Betwixt and Between: How Trustees Can Navigate a Volatile Market

Woodruff Sawyer
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Woodruff Sawyer

So far, 2022 has been a rough year for portfolio management. The war in Ukraine, China’s zero tolerance for COVID-19, 40-year inflation highs, and rising interest rates have created significant market volatility.

With the S&P 2022 year-to-date returns down roughly 12%, the Dow down about 9%, and bonds down 12%, investors have some difficult choices to make.

Conventional wisdom suggests that investors stay the course with a long-term investment outlook that removes emotion from investing decisions. However, staying the course is one thing when someone is investing their own money. It can be quite another thing for a trustee who has a fiduciary duty of care to manage assets on behalf of beneficiaries.

This article offers some guidance for trustees during these volatile financial times.

What are the standards for measuring a trustee?

The courts hold trustees, as fiduciaries, to the highest legal standard. Given the responsibilities that fiduciaries must fulfill, there are various grounds for filing a lawsuit against a trustee. Negligence that amounts to a breach of their fiduciary duty is one of these reasons.

Most trust instruments outline acceptable investments, and investment professionals generally create a well-thought-out investment statement. If a trustee follows these principles, they are typically defendable in the event of a claim.

But what are the standards for measuring the work of the trustee?

The Uniform Prudent Investor Act

One standard of measure is the Uniform Prudent Investor Act (UPIA) of 1992, which codifies the Prudent Investor Rule. The Prudent Investor Rule requires fiduciaries to invest trust assets as if they were their own, avoiding investments that pose excessive risks.

The UPIA allows for the trustee to consider the overall portfolio and expands the universe of investments that comply with the suitability standard. The UPIA, which the American Bar Association approved in 1995, includes a comprehensive set of rules for trustees to follow with respect to the following:

  • Risk and return
  • Impacts of inflation or deflation
  • Overall economic environment
  • Beneficiaries’ needs
  • Potential tax implications
  • Liquidity, income, and preservation of existing capital

The Kodak Case

Some court cases have tested these standards. While the Kodak case⁠—a 2014 settlement—may seem like ancient history, it is worth reviewing considering in today’s volatile market.

In the Kodak case, the trust instrument outlined the grantor’s desire to maintain a large block of Kodak stock rather than develop a diversified stock portfolio. For the trustee, this preference was in direct conflict with the Prudent Investor Rule that was in place at the time.

Founded in 1958, the trust in this case held large holdings of Kodak stock. The trustee (Chase Manhattan Bank) maintained these holdings despite a steep drop in the value of the stock and did not reduce the concentration of Kodak stock until late 2001.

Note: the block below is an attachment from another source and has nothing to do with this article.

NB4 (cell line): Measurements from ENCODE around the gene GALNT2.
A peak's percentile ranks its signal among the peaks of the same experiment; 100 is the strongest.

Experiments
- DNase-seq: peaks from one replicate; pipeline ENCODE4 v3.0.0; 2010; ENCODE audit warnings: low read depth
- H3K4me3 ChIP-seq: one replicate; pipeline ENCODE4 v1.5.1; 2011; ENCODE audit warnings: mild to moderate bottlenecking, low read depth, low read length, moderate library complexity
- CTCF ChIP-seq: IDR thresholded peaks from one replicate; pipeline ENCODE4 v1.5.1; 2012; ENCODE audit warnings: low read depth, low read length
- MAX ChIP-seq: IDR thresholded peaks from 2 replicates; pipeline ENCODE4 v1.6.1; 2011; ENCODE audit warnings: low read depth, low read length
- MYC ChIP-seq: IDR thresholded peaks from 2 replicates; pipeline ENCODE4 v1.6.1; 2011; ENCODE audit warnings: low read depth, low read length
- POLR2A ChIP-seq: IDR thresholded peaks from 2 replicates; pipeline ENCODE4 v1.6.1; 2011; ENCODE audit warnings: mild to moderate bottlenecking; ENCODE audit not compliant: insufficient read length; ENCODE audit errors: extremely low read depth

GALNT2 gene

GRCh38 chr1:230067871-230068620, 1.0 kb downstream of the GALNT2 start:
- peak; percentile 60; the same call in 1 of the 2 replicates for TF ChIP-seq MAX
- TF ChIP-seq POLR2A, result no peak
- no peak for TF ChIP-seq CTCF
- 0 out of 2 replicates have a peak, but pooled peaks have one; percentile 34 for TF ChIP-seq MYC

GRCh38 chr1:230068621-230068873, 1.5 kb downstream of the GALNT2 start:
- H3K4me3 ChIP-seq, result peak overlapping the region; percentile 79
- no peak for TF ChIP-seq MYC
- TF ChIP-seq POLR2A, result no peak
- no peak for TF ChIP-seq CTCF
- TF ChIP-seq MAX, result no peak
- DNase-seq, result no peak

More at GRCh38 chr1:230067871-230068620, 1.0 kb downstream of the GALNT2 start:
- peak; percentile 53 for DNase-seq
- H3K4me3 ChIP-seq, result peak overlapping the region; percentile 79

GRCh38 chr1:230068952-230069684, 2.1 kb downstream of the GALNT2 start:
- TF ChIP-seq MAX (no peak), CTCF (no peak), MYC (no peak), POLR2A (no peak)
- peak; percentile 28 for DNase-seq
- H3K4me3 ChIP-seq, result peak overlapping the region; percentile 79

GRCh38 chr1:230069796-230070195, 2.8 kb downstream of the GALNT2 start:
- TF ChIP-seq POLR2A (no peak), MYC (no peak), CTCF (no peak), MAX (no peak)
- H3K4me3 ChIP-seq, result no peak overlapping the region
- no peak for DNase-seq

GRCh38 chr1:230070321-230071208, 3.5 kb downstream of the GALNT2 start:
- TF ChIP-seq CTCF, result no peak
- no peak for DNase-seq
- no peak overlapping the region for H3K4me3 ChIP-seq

The fundamental question for the court in the litigation that developed was whether the trustee should have followed the grantor’s wishes when it was clear the underlying asset was depreciating. Another factor that was part of the litigation was that the investment trustee liquidated stock in some trusts but not all of them.

How should trustees respond to these changing standards?

The takeaway here is that a trustee must keep up to date with sometimes conflicting and frequently changing standards. In a volatile environment like the one we have today, a trustee’s decisions might not be clear cut.

Here are four essential risk management practices for trustees to perform.

  • Balance: The challenge for a trustee is to balance the trust’s investment guidelines with the liquidity required for distributions to beneficiaries. Beneficiaries may be struggling under personal financial constraints, and it is a trustee’s duty to stay informed about a beneficiary’s circumstances.
  • Review: To navigate these uncertain times, trustees must regularly review the performance of the investment managers to ensure they are following the investment statements.
  • Document: Any deviations must be thoroughly investigated, and all decisions need to be documented in writing. If the assets are invested in funds, the trustee must make sure the funds have not strayed from the original investment strategies outlined in the prospectus and that no investment-style creep to manage poor performance has taken place. A strong paper trail will support the trustee in the event of a claim. Clear records help support the actions of the trustee and that the actions were communicated and understood by the beneficiaries.
  • Communicate: Inevitably in this market there will be down quarters. The best risk management practices to manage beneficiary expectations include clear, consistent, and frequent communication. Consider developing a beneficiary education program that helps beneficiaries understand the decision-making process and helps create consensus and collaboration.

Trustee E&O Insurance Offers Peace of Mind

The goal of these risk management strategies is to first avoid a claim and then to help defend the trustee in the event of a claim. Insurance can provide another significant layer of protection.

Trustee Errors and Omissions (E&O) insurance helps protect a trustee from lawsuits regarding the professional handling and management of individual trusts. It can help provide quality defense counsel if the trustee does not have an expert trust and estate defense counsel.

This type of coverage also can provide an advance for legal expenses. Without Trustee E&O insurance, a trustee would have to pay their legal costs out of pocket.

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